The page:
One of the more troublesome features of the federal No Child Left Behind Act will be less onerous in Alaska, thanks to a change blessed by the feds last week.
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In rating school performance, Alaska will no longer be restricted to an ironclad accounting of whether the required number of students are "proficient" as measured on standardized tests. Alaska schools will also be allowed to consider how fast underachieving students are catching up to proficient levels.
This change, known in the lingo as a "growth model" for evaluating schools, is better for schools and for students.
The old evaluation system relied on a mere snapshot of performance. It looked only at the proficiency scores of the students who happen to be enrolled in a particular school on testing day.
That snapshot made the school accountable for the achievement of whatever students the school had on testing day, regardless of how long the school had to educate them.
A school with a stable student body drawn from high-income, highly educated families can easily pass muster. A school serving impoverished students whose families move frequently could do a great job of teaching and still find that not enough students are "proficient."
Rather than a snapshot, the growth model is more like a movie, showing how individual students are progressing over time. It provides a fuller picture of what's happening. That's especially helpful in schools serving large numbers of transient students.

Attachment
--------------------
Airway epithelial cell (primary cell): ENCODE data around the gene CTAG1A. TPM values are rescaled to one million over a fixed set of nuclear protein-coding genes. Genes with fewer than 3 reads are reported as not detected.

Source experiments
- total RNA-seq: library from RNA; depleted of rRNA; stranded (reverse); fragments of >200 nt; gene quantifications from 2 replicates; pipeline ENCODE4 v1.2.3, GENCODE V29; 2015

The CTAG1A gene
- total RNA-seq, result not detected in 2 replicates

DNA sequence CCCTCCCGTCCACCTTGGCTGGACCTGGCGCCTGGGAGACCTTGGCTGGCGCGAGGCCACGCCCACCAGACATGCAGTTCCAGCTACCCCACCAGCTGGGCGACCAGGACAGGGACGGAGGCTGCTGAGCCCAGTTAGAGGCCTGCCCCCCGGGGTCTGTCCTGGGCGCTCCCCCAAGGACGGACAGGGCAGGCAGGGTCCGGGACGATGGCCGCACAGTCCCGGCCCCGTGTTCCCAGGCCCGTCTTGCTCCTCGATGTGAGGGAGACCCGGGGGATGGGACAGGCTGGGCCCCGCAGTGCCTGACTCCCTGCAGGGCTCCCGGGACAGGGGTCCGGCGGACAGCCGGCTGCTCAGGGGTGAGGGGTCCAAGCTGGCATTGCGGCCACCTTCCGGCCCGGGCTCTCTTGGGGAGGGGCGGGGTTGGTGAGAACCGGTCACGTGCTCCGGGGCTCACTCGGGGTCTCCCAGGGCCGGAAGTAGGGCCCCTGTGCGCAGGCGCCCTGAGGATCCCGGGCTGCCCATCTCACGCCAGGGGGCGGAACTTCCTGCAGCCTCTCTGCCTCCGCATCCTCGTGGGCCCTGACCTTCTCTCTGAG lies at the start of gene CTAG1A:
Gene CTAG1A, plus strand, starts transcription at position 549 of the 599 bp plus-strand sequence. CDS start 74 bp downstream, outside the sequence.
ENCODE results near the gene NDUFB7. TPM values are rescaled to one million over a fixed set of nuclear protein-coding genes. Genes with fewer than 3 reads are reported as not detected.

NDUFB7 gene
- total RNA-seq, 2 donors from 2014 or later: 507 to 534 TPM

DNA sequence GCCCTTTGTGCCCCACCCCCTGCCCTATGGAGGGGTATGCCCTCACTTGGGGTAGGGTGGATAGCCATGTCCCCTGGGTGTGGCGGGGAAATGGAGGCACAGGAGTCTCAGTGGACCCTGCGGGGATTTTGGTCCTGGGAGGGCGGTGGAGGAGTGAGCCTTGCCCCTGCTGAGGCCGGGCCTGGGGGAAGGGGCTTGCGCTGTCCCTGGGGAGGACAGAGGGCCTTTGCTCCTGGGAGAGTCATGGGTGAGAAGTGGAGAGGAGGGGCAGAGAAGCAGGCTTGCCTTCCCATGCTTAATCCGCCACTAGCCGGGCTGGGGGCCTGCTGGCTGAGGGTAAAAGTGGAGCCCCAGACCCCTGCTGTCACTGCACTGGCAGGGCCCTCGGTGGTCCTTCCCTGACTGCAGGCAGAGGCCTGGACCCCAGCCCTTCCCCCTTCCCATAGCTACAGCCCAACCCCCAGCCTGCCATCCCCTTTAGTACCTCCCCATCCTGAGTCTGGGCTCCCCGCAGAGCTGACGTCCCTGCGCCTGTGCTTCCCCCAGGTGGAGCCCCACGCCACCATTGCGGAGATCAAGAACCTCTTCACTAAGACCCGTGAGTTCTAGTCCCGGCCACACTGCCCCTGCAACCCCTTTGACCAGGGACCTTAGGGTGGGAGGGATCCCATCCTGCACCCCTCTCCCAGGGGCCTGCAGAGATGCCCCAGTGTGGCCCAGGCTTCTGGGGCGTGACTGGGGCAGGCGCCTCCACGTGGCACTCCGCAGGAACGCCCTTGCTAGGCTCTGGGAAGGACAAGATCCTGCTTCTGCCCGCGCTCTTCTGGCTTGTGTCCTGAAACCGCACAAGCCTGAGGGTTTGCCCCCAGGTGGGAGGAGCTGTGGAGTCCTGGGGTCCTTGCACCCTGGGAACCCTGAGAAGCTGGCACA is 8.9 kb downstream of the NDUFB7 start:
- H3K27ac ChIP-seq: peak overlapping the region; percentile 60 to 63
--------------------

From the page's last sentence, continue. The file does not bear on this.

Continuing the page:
It's definitely fair to hold an entire school district accountable for students who move from school to school within the district. Districts should have a consistent approach that helps the students learn the basics evaluated on tests, regardless of which school the student attends.
Until the feds OK'd the growth model, though, Alaska schools serving low-income students faced sanctions for "inadequate" progress even though many students don't stay there long enough for the staff to make a difference.
No Child Left Behind's strict demands have been useful. The law pressures schools to make sure they don't write off hard-to-educate students. But the old accountability rules set the bar so high that many good schools serving challenging students would fall short. The law's stern demands are more defensible, and should be more effective, now that the measurements of progress are more reasonable.
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